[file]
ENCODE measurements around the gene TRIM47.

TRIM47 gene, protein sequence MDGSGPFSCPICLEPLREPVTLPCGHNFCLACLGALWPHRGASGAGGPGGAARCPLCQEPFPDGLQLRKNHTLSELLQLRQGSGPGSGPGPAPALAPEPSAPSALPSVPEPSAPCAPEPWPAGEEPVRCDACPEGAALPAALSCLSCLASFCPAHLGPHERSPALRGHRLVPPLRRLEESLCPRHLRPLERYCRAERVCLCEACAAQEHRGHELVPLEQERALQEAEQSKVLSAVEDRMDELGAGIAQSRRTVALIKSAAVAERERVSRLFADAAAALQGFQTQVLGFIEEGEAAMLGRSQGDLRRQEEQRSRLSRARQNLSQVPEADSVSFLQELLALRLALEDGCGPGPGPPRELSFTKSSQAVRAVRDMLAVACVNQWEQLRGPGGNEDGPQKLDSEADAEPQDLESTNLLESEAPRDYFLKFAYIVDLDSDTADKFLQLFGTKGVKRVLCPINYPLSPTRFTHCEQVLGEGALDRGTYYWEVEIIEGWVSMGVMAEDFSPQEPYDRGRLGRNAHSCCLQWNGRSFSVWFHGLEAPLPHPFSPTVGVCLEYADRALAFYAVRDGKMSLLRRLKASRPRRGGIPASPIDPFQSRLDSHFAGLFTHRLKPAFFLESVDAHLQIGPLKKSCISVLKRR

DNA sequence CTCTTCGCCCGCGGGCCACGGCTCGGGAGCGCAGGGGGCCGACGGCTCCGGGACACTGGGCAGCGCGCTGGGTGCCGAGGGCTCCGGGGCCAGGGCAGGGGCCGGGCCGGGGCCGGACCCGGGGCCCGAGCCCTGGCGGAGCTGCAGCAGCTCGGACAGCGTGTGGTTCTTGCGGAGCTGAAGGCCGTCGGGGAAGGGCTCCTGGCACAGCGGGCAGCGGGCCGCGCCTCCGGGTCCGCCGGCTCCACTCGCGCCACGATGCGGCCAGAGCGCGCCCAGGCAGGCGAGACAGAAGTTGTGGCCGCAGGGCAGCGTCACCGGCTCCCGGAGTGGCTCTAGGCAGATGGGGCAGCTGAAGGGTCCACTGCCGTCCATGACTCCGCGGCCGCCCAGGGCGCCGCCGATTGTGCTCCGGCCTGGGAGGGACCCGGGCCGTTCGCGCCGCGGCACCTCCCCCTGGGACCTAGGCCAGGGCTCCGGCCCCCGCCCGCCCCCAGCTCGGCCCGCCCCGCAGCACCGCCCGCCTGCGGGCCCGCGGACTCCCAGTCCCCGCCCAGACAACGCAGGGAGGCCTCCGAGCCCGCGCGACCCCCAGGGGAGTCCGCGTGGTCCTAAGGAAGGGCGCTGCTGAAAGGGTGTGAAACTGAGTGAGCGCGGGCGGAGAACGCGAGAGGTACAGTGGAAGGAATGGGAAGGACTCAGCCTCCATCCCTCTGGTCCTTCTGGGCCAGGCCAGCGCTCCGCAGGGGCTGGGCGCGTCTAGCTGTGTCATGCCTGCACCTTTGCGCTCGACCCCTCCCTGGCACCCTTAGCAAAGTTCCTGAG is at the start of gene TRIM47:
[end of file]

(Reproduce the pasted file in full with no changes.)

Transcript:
ENCODE measurements around the gene TRIM47.

TRIM47 gene, protein sequence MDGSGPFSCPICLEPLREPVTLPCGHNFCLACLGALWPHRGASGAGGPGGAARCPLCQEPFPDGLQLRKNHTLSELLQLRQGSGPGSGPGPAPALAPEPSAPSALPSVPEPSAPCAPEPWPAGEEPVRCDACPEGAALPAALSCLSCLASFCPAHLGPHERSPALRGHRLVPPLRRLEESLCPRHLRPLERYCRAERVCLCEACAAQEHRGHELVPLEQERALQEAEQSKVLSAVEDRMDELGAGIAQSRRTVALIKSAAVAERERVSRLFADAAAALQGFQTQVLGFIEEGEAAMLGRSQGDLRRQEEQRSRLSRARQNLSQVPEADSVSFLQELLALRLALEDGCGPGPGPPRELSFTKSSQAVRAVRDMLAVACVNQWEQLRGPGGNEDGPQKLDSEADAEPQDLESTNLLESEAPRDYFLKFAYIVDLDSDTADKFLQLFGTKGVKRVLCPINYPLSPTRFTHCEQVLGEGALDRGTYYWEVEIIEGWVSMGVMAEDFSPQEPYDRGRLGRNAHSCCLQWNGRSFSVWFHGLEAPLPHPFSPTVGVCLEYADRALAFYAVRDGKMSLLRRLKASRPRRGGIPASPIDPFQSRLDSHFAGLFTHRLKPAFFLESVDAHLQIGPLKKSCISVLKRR

DNA sequence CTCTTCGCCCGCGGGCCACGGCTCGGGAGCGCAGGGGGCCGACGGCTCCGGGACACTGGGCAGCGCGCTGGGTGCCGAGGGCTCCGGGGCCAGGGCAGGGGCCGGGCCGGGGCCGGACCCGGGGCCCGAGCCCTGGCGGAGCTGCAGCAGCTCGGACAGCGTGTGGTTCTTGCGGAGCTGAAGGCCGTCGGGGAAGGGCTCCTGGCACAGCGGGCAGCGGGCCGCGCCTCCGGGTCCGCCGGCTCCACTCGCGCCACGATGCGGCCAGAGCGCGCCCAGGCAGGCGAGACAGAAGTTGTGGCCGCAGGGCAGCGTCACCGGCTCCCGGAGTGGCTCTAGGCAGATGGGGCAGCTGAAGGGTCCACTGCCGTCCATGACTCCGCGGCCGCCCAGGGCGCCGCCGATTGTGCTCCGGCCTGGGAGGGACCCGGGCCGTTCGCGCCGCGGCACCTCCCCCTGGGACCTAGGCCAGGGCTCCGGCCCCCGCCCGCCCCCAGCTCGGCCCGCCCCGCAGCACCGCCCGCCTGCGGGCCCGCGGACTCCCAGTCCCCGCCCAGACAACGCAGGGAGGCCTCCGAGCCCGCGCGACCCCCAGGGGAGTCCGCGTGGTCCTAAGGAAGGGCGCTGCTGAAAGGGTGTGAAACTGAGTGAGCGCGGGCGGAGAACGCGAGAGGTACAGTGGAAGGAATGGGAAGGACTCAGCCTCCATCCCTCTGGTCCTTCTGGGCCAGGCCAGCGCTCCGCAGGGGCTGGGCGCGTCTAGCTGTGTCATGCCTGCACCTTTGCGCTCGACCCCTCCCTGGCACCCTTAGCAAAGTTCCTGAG is at the start of gene TRIM47: